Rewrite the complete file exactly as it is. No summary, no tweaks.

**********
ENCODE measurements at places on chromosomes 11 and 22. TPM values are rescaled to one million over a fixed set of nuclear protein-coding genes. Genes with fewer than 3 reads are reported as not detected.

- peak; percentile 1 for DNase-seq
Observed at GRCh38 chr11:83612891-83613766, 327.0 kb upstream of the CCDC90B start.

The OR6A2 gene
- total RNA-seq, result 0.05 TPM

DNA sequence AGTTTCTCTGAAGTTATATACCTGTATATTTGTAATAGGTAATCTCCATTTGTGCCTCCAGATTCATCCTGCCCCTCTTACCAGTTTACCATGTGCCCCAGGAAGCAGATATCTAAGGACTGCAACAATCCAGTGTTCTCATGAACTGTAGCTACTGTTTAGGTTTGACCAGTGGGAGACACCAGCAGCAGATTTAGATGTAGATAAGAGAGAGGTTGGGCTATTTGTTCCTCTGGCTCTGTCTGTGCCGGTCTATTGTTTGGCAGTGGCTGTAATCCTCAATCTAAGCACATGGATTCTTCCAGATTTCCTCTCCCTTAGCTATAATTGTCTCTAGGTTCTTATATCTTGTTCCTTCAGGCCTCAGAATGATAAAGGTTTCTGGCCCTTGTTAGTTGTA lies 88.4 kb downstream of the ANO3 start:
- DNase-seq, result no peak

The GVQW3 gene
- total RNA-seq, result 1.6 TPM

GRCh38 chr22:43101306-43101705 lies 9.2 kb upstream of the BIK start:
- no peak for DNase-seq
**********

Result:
ENCODE measurements at places on chromosomes 11 and 22. TPM values are rescaled to one million over a fixed set of nuclear protein-coding genes. Genes with fewer than 3 reads are reported as not detected.

- peak; percentile 1 for DNase-seq
Observed at GRCh38 chr11:83612891-83613766, 327.0 kb upstream of the CCDC90B start.

The OR6A2 gene
- total RNA-seq, result 0.05 TPM

DNA sequence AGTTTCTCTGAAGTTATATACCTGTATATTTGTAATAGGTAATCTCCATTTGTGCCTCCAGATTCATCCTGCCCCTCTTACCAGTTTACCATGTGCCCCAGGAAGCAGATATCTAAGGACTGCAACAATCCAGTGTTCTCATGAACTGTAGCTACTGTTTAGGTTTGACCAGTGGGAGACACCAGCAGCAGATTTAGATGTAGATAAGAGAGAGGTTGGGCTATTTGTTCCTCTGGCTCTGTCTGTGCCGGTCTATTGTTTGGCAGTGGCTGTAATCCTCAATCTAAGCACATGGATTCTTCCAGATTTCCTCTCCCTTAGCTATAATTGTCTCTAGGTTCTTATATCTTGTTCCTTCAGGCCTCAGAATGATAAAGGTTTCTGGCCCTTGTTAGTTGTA lies 88.4 kb downstream of the ANO3 start:
- DNase-seq, result no peak

The GVQW3 gene
- total RNA-seq, result 1.6 TPM

GRCh38 chr22:43101306-43101705 lies 9.2 kb upstream of the BIK start:
- no peak for DNase-seq